Discussion in 'Options' started by John9999, Mar 3, 2018.
No they are selling spreads actually. Take a look at the link, it has all the details.
Right.. To be 900 points below the market, he wouldn't get more than nickel for those options. That's before commissions and fees. So you get less than $4 net credit and tie 15k in margin.
But you are right, it's as close as it gets to free money. A free $4 in one week on 15k margin. A whopping 1.4% annualized return (assuming all options expire worthless and you don't get a margin call).
Retailers - cover your risk and sleep better at night. It does wonders for the emotions and psychology
Yes this works on options for stocks and ETFs. Check out thinkorswim or tastyworks.
As for education check out tastytrade. It’s free and they present quality information.
I suggest you lose some of your arrogance. In that specific topic, some regulators, including the ECB, require banks to protect themselves against ~35% down in equities.
I know some banks who constantly buy the cheapest (5 cents) options on the chain for that. DTB2 is correct. And I find it "stupid" to evaluate selling these puts by themselves. In a portfolio as a whole, they can make sense, without the 15k margin that you mentioned.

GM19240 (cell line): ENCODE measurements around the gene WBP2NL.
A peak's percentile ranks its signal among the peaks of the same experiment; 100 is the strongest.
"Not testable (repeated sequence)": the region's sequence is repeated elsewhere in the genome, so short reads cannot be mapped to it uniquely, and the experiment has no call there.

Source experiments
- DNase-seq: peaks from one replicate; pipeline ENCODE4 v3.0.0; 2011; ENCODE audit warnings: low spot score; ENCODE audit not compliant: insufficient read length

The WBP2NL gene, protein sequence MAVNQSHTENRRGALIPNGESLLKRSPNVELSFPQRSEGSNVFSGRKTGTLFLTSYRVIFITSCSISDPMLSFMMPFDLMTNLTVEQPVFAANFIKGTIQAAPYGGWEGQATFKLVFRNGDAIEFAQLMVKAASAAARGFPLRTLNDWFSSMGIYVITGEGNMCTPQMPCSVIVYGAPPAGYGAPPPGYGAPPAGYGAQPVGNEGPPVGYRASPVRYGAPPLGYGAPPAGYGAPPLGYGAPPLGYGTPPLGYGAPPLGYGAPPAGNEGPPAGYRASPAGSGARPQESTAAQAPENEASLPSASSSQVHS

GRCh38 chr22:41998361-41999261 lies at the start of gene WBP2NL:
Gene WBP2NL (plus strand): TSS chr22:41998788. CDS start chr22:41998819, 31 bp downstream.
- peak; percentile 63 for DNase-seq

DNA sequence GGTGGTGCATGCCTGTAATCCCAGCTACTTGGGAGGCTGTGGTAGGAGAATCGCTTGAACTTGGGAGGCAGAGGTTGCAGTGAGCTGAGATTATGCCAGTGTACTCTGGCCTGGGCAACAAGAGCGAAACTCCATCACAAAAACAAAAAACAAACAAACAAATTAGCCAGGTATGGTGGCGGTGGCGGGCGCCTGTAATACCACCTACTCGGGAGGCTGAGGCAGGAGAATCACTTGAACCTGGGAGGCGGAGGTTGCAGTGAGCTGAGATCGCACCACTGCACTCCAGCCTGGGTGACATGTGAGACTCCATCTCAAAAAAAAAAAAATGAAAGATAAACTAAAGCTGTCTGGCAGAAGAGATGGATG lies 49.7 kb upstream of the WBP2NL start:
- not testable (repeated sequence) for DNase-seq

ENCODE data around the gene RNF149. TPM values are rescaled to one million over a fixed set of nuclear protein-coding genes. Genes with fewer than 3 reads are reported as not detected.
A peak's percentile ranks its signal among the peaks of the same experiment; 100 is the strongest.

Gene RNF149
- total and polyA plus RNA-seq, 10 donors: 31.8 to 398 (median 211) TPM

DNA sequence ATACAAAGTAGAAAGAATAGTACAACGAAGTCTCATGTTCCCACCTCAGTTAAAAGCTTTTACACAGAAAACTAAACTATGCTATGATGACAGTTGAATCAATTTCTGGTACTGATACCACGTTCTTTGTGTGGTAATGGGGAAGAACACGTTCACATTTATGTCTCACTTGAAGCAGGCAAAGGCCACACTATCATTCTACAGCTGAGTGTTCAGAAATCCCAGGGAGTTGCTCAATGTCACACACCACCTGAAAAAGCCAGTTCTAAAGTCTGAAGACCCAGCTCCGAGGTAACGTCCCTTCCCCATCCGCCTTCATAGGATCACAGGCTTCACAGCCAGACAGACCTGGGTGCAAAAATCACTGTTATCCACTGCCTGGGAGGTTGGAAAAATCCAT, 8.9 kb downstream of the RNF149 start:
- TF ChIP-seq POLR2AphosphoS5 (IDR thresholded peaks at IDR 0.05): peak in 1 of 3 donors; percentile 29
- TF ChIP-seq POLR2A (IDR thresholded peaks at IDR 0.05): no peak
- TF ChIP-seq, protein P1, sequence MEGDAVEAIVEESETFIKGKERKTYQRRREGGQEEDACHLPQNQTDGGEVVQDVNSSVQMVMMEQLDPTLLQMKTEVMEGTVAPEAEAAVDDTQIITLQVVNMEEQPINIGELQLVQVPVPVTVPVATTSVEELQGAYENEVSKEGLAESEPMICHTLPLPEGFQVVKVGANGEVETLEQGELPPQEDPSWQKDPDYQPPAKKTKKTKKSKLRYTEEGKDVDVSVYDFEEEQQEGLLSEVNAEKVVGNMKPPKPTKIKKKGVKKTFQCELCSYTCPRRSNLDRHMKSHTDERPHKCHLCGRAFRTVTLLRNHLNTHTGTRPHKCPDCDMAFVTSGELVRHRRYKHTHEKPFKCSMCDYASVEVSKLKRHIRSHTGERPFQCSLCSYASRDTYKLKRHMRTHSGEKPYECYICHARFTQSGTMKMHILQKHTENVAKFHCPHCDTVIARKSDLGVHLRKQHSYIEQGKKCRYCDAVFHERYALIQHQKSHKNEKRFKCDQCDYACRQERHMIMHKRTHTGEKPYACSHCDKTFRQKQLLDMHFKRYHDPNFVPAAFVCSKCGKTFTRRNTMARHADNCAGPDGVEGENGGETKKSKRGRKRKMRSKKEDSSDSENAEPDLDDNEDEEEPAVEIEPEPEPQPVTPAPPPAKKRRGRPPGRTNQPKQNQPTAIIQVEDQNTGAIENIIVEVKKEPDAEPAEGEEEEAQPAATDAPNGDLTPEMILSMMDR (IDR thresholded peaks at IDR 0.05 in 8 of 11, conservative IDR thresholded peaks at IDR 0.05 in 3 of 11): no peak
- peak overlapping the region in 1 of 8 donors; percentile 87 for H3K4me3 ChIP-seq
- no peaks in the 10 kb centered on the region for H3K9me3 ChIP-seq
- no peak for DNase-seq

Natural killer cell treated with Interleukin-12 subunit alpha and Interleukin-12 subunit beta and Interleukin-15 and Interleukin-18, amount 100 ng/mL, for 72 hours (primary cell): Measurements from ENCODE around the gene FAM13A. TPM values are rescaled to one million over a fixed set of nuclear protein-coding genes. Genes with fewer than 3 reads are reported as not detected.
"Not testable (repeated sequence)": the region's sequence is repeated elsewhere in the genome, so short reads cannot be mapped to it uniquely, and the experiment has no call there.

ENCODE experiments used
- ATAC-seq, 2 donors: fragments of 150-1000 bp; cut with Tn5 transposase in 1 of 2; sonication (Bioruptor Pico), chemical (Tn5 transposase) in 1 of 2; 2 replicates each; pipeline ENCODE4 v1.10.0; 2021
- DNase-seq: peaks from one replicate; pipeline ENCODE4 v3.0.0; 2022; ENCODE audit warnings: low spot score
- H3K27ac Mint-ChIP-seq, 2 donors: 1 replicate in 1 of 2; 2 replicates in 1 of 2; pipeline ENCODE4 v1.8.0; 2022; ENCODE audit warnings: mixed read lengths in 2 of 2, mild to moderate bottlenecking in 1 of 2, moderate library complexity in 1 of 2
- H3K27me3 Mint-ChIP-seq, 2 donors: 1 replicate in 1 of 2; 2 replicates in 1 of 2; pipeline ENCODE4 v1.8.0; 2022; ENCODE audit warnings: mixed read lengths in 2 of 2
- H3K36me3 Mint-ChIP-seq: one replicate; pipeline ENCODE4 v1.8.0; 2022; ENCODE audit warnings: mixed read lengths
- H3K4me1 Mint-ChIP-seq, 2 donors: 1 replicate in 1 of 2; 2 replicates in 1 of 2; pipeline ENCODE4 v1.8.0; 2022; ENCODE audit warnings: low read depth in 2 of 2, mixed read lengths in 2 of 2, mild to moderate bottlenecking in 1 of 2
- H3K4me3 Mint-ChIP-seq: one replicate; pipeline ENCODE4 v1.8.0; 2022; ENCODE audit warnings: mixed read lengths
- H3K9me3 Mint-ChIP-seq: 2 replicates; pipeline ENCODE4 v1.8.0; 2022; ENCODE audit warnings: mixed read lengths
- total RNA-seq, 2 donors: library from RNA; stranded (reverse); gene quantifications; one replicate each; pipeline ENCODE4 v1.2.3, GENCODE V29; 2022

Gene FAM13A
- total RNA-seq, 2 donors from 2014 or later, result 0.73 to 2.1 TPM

To pay $5 to insure a $250 portfolio makes perfect sense. To get a $5 credit and tie $15k in the process doesn't. You are right, it's not stupid. To call it stupid is a complement. I'm sure those banks are very surprised when they see some idiots actually hitting their bid.
btw, during the last February correction, those 5 cents options were worth around $20 at some point. Not bad for those who bought them. And those who sold them probably got a margin call and had to cover their $5 trade at $2,000
So much for free money.
You still don't get it. It is NOT for a credit...
I said: And I find it "stupid" to evaluate selling these puts by themselves. In a portfolio as a whole, they can make sense, without the 15k margin that you mentioned.
I was referring to the post that was linked few posts ago:
So here is a theoretical strategy. Every Friday you wake up and load the full option chain for the next week SPX/SPYs (depending on your preference). Now, through the day, check where the lowest-strike nickel and dime bids are - if they are above some reasonable threshold, you should hit that bid. Usually you will find that you are selling some silly strikes - I think last Friday lowest nickel bid was 1250 at some point during the day (that's for 1 week expiration).
Could you please clarify what do you mean by "It is NOT for a credit..." and "without the 15k margin"? You are selling puts on a $2700 stock, how can you do it without 15k margin and not for a credit?
I would be very careful with tastyworks. It can provide very misleading and one sided information. Anyone who claims that selling premium is the only way to make money with options is a huge red flag.
Here is an example of one of their "quality" studies:
Buying Premium Prior To Earnings - Does It Work?
There is no edge in selling nickle options
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